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Around 70% of Jordanians own their homes — Halaseh

By Omar Obeidat - Nov 10,2014 - Last updated at Nov 10,2014

AMMAN – The government is preparing a long-term strategy to deliver affordable and well-planned housing to the lower middle class, benefiting from its experience with a previous nationwide housing scheme, according to Minister of Public Works and Housing Sami Halaseh. 

In an interview with The Jordan Times Saturday, Halaseh said the strategy will be part of the 10-year economic growth vision for the Kingdom the government is readying. 

The minister indicated that the ratio of Jordanian homeowners to households is around 69 per cent, a percentage he described as among the highest worldwide. 

"But we need to draw a long-term plan for the sector because the last strategy was put in place some 20 years ago," he said. 

The main objective of the strategy is to overcome current and future barriers for delivering affordable housing through offering incentives to the private sector to build decent and reasonably priced residential apartments targeting the lower middle class market, he said. 

Under the proposed strategy, Halaseh said one of the options is that developers may receive tax discounts and financial incentives, adding the ministry would provide housing estates with the necessary infrastructure. 

The government would also work with the banking sector to offer long-term housing loans for relatively low interest rates. 

“Inflating land values and rising construction costs in addition to lack of affordable financing are preventing a large number of Jordanians from owning a housing unit,” the minister said. 

“Securing a residence for each Jordanian family in a suitable environment is a top priority for the ministry,” he added. 


Decent Housing for Decent Living initiative 


In regards to Decent Housing for Decent Living initiative, launched by His Majesty King Abdullah in 2008, Halaseh said the ministry was able to market the remaining 5,200 units over the past four years by selling 1,700 apartments to households through loans by commercial banks this year and by allocating 3,500 units to the teachers’ housing fund, run by the Ministry of Education. The units were allocated by a Cabinet decision.

The nationwide project was supposed to see more than 120,000 “affordable” housing units built for Jordanians from the low- and limited-income segments, but the plan stalled amid allegations of corruption and banks’ lending restrictions.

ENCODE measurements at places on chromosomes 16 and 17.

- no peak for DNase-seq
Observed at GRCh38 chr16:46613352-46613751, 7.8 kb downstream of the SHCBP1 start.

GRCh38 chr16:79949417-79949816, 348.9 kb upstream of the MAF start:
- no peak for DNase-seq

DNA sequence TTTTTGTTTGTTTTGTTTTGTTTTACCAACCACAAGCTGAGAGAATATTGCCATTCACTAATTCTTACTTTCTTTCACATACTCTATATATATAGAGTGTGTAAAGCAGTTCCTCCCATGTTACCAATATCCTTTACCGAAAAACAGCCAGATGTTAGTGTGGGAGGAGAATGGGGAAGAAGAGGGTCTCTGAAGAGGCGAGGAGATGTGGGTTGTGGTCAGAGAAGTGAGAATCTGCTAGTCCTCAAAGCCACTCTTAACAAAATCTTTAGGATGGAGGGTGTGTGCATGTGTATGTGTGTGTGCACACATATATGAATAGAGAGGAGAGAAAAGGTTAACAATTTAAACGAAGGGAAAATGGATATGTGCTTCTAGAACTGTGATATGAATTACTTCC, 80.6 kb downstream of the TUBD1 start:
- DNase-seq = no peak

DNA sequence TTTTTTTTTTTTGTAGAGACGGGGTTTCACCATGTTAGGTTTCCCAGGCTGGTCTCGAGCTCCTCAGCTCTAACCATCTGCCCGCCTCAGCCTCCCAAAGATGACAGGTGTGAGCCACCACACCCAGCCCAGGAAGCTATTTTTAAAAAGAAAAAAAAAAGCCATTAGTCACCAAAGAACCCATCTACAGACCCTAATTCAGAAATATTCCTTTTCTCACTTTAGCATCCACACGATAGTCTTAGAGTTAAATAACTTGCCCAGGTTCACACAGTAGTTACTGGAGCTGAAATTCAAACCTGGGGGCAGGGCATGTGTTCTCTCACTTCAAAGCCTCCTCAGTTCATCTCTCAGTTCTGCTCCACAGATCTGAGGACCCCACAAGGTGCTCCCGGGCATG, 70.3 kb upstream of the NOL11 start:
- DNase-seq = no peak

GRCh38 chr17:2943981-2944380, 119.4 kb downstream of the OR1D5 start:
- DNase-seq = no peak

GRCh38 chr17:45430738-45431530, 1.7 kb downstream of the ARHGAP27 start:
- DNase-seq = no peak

A total of 8,448 housing units were built at 11 sites in major cities, according to official figures.

The minister says the new housing vision benefits from the pros and cons of the previous project. 

Construction sector and capital spending 


The minister said the performance of the construction sector in Jordan has recovered over the past years due to larger spending. 

In the 2015 state budget draft law, capital expenditure is set to go up by 5.3 per cent to JD1.1 billion. 

“It is only a slight increase in spending but it will also boost the sector,” he said, adding the construction sector plays an important role in the Kingdom’s economy as it represents around 20 per cent of the gross domestic product.  

The construction industry is a major driver of economic growth and job generation as it provides thousands of jobs for people working in 120 professions and trades. 

On expanding outside the Kingdom, Halaseh said there are a number of first-grade contractors carrying out large-scale projects in countries like Morocco, Algeria and Iraq, indicating, however, that it is not easy to penetrate markets outside the Kingdom because of difficulties to obtain bank guarantees from Jordanian banks to work outside and due to issues related to the rating of construction firms.

“For example, a first-grade contracting company in Jordan could be classified in the second tier in the Gulf,” he explained. 

Asked on delays to pay contractors outstanding dues, Halaseh said the ministry is currently owed by nearly JD3 million as it had in early October paid JD20 million to small- and medium-sized contractors who carried out rural and agricultural roads across the country over the past few years. 

According to the minister, there are 2,220 contracting firms in Jordan. 


Highway projects


Indicating that the Airport Road will be open before the end of this year after a severAl year makeover, the minister said the ministry has started rehabilitating the Azraq-Omari border crossing road, which links Jordan with Saudi Arabia, adding that the cost of the project is JD270 million. 

The road, which is a vital venue for passengers between Jordan and Saudi Arabia, is expected to be ready by the end of 2016, Halaseh said. 


Jordanian engineers 


The official said that in the coming five years, the number of engineering graduates in Jordan will be around 150,000. 

Currently, there are over 116,000 who are members of the Jordan Engineers Association, while there are 37,287 engineering students in public and private universities. 

Halaseh said that one-third of Jordanian engineers work in Gulf countries, and accordingly are major contributors to remittances funnelled into the Kingdom. 

There are 89,620 male engineers and 26,734 female engineers in the country, ministry figures show. 




Halaseh said his ministry has completed a total of 152 government buildings in the sectors of health and education and as part of Royal initiatives, worth JD176 million in total. 

He added that the ministry is also implementing 226 projects worth JD155 million including hospitals and schools, noting the ministry had finished 19 major road projects worth JD334 million in addition to agricultural roads at a cost of JD80 million.

Halaseh said the value of building and road projects currently executed by the ministry is around JD1.2 billion.  

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